When he was a teenager in Chicago, Casey Crosby could throw harder than anyone else, regardless of their age. His arm was golden. Because of that coveted arm, the Detorit Tigers selected him in the 5th round of the 2007 draft, throwing a nearly $750,000 signing bonus at him.
Nearly five years later Crosby doesn’t have exactly the same arm anymore. But thanks to science and his natural ability, he’s still one of the brightest prospects in the organization. This spring he has a good chance of making the big league club as the #5 starter.
When Crosby was signed as a high school senior, Mike Ilitch spent a lot of his money to make sure the youngster would steer clear of college campuses. The Tigers wanted to shape and mold the lefty into a big leaguer as soon as they could. But things didn’t go as planned.
Shortly after reporting to the Instructional League, the 18-year old hurt his elbow and as a result he underwent Tommy John surgery. The surgery is an all-too common procedure in the sport these days, but there was a time when it was groundbreaking. It’s named for the pitcher who first underwent the surgery – Tommy John – an excellent left-hander who was an All-Star for the White Sox and Dodgers before hurting his elbow in 1974. In September of that season, Dr. Frank Jobe took a tendon from John’s right forearm and put it into his left elbow. Most experts said that John would never pitch again, but the Dodgers and Dr. Jobe were not so sure. After sitting out a season, John came back in 1976 and went on to win 164 games after the surgery. Within a few years there were dozens of pitchers getting the procedure, and now it’s so common that when a pitcher doesn’t return from the surgery to pitch, he’s the exception.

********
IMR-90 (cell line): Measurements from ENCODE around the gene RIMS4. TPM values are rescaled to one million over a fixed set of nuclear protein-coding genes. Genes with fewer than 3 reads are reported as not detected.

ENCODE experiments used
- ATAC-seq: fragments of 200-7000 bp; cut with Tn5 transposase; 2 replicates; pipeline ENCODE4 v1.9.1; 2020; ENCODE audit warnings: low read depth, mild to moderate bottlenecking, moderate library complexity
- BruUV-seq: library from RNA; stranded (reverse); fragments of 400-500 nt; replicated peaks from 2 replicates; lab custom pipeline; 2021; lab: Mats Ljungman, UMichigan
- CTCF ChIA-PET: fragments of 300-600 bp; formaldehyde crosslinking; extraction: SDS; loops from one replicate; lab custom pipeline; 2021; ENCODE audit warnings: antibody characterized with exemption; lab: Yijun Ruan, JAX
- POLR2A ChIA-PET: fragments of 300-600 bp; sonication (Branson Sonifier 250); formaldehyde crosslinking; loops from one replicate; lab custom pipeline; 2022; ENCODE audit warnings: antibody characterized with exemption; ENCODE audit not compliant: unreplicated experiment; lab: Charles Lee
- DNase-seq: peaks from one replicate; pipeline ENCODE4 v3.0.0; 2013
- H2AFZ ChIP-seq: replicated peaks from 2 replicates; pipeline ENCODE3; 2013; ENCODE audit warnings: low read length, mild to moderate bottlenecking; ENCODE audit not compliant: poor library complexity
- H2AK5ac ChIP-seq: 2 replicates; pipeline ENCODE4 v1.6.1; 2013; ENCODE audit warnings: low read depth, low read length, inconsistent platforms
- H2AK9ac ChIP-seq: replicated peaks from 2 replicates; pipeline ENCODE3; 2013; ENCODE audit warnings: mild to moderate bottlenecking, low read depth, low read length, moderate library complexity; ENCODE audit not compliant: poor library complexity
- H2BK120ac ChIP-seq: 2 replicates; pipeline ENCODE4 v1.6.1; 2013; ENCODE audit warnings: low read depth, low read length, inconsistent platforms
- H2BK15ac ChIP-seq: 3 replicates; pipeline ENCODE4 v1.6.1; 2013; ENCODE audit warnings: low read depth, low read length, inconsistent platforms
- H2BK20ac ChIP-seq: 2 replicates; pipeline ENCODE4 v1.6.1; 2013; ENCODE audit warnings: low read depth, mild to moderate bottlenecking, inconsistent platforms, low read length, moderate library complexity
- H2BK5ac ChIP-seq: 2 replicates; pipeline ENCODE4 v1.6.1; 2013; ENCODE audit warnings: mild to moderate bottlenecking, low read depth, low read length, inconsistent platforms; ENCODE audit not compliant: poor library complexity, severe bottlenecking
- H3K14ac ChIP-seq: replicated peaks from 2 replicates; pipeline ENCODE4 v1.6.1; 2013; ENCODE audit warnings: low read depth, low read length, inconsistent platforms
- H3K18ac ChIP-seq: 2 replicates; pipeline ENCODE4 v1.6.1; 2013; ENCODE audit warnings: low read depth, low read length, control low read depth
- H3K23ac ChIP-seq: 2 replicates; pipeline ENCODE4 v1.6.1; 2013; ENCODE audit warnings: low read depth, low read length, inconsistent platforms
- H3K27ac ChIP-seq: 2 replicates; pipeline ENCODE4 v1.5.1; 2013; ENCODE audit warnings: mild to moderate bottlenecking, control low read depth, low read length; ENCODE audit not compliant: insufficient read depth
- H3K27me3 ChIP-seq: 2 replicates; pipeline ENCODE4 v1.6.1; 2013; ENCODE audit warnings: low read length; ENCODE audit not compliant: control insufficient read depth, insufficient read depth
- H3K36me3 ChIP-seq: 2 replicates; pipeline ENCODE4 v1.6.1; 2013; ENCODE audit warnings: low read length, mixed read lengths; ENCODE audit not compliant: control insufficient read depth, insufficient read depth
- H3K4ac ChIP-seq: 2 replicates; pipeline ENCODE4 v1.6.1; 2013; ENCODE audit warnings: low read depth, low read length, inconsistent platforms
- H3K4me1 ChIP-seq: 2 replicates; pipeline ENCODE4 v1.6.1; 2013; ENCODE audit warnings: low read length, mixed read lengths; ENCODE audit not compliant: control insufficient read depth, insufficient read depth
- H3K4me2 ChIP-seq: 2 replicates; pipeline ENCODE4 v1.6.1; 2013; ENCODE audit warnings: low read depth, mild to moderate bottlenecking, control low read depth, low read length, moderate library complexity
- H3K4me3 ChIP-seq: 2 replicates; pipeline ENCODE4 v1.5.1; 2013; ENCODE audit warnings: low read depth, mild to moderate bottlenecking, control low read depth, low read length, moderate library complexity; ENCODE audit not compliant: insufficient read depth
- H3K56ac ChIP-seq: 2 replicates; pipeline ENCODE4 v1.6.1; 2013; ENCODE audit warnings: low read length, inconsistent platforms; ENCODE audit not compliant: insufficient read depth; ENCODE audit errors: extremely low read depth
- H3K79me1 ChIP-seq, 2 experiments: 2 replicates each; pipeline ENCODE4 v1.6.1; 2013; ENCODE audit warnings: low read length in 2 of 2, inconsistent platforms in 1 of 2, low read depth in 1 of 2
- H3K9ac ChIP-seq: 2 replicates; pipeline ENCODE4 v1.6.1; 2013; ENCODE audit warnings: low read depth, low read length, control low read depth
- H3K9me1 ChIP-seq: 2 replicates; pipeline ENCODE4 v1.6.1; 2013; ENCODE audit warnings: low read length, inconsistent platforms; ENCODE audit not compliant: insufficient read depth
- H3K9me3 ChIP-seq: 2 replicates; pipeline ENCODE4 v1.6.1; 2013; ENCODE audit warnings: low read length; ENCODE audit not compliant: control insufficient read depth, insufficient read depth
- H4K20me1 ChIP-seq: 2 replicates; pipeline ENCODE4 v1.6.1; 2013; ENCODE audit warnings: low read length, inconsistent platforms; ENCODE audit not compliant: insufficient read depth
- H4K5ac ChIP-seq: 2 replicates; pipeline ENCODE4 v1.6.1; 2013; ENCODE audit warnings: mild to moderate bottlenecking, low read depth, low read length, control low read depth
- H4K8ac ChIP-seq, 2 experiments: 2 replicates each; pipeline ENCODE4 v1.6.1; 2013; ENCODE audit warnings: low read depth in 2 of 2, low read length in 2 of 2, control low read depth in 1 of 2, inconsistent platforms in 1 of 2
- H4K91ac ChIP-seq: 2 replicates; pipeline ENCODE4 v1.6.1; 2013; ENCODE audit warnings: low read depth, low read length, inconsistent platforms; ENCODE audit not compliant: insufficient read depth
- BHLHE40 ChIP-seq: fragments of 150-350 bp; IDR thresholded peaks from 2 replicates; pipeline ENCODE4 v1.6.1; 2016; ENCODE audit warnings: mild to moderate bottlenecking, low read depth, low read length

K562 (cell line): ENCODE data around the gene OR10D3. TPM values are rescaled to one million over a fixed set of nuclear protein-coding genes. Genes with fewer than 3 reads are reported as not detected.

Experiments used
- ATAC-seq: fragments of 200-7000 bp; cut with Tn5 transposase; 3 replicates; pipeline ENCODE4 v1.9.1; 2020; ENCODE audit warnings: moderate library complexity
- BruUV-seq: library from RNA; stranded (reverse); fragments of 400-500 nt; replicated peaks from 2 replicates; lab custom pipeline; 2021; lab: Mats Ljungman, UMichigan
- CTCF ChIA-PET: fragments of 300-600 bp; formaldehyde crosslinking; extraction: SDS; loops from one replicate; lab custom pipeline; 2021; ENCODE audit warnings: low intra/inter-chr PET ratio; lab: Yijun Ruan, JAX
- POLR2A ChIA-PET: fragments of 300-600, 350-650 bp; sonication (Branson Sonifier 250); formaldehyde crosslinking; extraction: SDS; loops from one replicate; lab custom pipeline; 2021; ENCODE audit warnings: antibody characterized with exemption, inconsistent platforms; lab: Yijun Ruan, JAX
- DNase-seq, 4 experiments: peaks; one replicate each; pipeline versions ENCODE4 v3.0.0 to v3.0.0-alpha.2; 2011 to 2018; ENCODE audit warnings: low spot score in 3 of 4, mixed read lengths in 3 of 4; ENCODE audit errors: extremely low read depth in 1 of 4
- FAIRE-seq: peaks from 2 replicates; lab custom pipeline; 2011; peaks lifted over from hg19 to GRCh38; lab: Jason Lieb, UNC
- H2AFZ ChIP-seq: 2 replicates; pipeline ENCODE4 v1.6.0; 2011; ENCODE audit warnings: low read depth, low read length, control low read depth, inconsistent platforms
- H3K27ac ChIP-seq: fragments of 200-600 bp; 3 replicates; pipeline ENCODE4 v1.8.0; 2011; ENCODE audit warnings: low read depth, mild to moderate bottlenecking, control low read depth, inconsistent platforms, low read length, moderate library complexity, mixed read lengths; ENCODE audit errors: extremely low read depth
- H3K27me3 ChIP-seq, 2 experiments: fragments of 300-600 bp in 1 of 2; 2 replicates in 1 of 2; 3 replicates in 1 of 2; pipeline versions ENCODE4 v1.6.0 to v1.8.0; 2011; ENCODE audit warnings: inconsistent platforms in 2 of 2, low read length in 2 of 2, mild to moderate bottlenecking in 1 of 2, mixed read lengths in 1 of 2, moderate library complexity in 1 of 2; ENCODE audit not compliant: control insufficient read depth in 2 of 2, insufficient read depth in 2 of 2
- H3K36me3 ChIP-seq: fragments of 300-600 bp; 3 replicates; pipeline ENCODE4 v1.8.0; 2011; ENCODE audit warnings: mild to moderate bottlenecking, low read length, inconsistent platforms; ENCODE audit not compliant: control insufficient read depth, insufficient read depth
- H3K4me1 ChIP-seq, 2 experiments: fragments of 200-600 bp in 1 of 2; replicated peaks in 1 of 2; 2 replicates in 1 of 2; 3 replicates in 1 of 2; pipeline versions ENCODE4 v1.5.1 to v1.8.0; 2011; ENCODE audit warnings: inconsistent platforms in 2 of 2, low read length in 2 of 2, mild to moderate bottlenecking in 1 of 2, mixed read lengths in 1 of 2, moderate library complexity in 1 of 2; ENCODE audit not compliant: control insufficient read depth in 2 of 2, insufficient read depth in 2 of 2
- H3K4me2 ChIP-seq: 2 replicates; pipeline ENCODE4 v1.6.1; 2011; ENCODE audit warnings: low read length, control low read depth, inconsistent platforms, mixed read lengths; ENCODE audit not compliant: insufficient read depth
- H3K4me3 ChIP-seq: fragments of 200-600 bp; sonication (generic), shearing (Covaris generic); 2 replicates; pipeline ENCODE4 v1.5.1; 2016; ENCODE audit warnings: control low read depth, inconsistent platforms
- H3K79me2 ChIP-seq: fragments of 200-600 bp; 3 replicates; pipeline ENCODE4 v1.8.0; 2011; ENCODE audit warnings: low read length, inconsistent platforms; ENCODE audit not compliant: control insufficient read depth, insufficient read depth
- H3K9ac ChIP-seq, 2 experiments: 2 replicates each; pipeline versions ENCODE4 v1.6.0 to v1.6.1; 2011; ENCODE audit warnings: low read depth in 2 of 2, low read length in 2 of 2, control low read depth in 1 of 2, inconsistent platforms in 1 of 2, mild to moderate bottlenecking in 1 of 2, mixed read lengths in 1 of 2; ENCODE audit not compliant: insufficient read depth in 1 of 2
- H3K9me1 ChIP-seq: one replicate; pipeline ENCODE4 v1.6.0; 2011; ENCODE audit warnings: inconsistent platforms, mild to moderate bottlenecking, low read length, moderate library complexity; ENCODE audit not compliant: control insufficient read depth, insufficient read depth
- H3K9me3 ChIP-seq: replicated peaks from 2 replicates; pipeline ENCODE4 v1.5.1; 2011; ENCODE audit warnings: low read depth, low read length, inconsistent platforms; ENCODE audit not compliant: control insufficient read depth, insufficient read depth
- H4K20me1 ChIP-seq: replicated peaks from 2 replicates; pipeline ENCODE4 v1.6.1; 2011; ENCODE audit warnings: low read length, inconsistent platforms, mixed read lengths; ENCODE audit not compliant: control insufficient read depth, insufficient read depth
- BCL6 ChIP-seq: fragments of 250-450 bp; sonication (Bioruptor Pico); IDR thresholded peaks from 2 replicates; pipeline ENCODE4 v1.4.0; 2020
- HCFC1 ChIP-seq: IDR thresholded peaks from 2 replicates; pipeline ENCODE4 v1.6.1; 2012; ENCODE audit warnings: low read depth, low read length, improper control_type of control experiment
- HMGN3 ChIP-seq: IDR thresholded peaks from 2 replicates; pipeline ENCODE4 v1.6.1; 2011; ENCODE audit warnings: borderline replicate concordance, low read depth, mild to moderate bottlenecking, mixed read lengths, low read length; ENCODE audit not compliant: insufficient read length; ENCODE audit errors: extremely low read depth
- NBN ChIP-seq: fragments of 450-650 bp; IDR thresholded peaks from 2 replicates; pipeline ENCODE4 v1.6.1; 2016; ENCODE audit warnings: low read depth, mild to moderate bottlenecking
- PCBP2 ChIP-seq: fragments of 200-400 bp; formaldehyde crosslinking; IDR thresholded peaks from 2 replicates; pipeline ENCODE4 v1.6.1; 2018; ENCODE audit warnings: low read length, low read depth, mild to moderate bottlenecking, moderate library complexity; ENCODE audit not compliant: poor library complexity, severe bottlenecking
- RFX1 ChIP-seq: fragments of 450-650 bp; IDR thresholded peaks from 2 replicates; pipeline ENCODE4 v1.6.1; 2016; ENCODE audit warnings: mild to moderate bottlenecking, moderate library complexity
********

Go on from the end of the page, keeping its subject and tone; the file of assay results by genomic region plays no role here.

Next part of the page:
Crosby bounced right back, as young pitchers often do from the surgery. He was on the mound again by the end of the 2008 season, and in 2009 he dazzled the Midwest League, going 10-4 with a 2.41 ERA and nearly a strikeout per inning, The 95-98 MPH fastball he’d had since he was about 15, was still there. Then, in 2010, Crosby suffered another setback. This time it was a “tired arm”, a baseball term that means the pitcher has tweaked something but doesn’t quite need surgery. The Tigers shut Crosby down for the year, wanting to protect his 21-year old arm. In 2011, he pitched more innings than he ever had as a pro, returning to the short list of Detroit’s best pitching prospects.
With his surgically engineered left arm, Crosby is pitching well this spring, zipping his fastball to the plate at 95-98 MPH while still working on a changeup. He’s in a battle with four other young pitchers for the final spot in Jim Leyland’s rotation. With three weeks until opening day, no decision has been made yet, but Crosby’s wonder arm has him in the thick of the race.
Crosby may not have all of the original parts in his talented left arm, but as far as pitching goes, he hasn’t missed a beat.